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PostPosted: Wed Oct 19, 2016 9:17 am 
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Proud Rooster
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Any introduced species not native to Australia has the potential to go feral and become a pest.
The instances of plant, bird and animal introductions already make for an extensive list of pest species.
Besides those already listed we can add many water plants ,numerous garden plants ,cactus, camels, pigs, deer, cage birds, water buffalo, cattle, horses, donkeys all of which have been introduced and turned feral.
It does not even have to be an intentional release, many domestic animals have by accident or incident escaped and a new feral population can develop.
Not only here but in many places world wide this has happened.
You only have to look at the consequences of cyclone Katrina in the USA where small individual boxes of juvenile Burmese Pythons housed in secure breeding facilities were destroyed and the pythons escaped into wetlands and swamps to now be a huge pest and threat to native and domestic animals.
All they needed was a warm moist climate and no natural predators to multiply out of all proportion and now be almost impossible to eradicate.
This is exactly what can happen at any time without due diligence and care.

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PostPosted: Wed Oct 19, 2016 9:33 am 
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Junior Champion Bird
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gorang80 wrote:
No,
Bigger pests are corella or cockatoos, they easily demolish farmer crops in a short period of time .

Yes, but at least those birds are native. In that example, we are the 'pests' (yes I know that's a simplified argument though).

The impact of an invasive species goes far, far beyond just the agricultural/economic effects. You've got delicate ecosystems and species to think about, among others.

Actually, one other thing you'd have to consider is what legislation and restrictions would be put in place on game bird owners if something like what you are talking about was to happen. You can already see it with import restrictions with birds/exotic rodents/etc, and state bans on pet species like rabbits in QLD. If a pheasant owner released some into the wild with the aim of establishing a population for hunting or what have you, they may well just end up shooting themselves in their foot and restricting their ability to own them in future.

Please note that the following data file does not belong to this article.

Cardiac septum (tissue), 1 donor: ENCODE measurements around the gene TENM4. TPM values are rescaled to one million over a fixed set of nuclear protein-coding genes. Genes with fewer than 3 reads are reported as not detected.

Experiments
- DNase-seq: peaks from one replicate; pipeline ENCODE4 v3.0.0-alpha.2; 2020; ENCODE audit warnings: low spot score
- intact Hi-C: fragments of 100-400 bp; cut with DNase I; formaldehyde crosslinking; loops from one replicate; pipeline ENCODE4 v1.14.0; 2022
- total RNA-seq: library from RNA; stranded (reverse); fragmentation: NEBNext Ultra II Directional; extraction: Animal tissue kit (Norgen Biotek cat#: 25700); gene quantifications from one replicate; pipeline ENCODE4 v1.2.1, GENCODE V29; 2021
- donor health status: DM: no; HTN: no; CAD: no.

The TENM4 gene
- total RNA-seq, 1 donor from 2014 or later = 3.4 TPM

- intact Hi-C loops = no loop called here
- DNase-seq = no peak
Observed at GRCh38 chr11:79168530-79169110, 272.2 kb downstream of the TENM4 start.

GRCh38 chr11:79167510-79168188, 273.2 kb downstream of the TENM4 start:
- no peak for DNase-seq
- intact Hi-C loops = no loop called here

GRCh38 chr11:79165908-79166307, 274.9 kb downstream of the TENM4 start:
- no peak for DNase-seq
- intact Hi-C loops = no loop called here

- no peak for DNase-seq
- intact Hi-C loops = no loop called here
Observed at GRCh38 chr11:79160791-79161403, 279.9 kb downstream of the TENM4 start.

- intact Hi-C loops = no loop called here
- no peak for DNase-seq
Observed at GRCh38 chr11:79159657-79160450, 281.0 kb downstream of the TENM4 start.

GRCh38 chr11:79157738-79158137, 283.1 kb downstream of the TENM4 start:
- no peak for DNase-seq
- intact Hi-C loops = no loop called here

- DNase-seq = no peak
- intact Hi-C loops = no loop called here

It's just madness, so it's good to know it's purely a thought exercise and you aren't actually considering doing it.


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PostPosted: Wed Oct 19, 2016 10:22 am 
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Showy Hen
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Location: Melbourne Vic
No way,
I keep the pheasants my self ,but would never release them. I really enjoy the pheasants, but safe in my avary! Hahah
I'm not a hunter either. Just a thought?


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PostPosted: Wed Oct 19, 2016 11:02 am 
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Fiesty Fowl
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gorang80 wrote:
No way, .... Just a thought?

Thoughts are good. Gives us all a memory jog and sharpens awareness. Domestic ducks are a bit of a problem in some areas - people "kindly" let their surplus males free on waterways, they breed with wild ducks, it's just not a good outcome for wild populations.

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PostPosted: Wed Oct 19, 2016 11:38 am 
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Junior Champion Bird
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PossumCorner wrote:
Domestic ducks are a bit of a problem in some areas - people "kindly" let their surplus males free on waterways, they breed with wild ducks, it's just not a good outcome for wild populations.

That reminds me of something I read on a different forum. People were actually encouraging another person to release their ducks into the wild. One of the more ridiculous reasons given was that the local ducks were 'ugly' and the released birds would improve the view... :shock:


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PostPosted: Wed Oct 19, 2016 12:05 pm 
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Fiesty Fowl
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You even look at that forum?? In my circle it's "wash your mouth" if it is even mentioned. Fair enough too, what a nasty lot.

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PostPosted: Wed Oct 19, 2016 7:27 pm 
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Junior Champion Bird
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Location: Victoria
PossumCorner wrote:
You even look at that forum?? In my circle it's "wash your mouth" if it is even mentioned. Fair enough too, what a nasty lot.

Lol, it was when I first started my adventures with poultry, I got banned early on and never returned. The idiocy of the comment about releasing the ducks stuck with me though. As did this plan I read about years ago http://www.smh.com.au/environment/anima ... 1jubj.html The lack of awareness and/or lack of regard for Australia's environment and ecosystem is just astounding sometimes. Thankfully the fox plan never succeeded!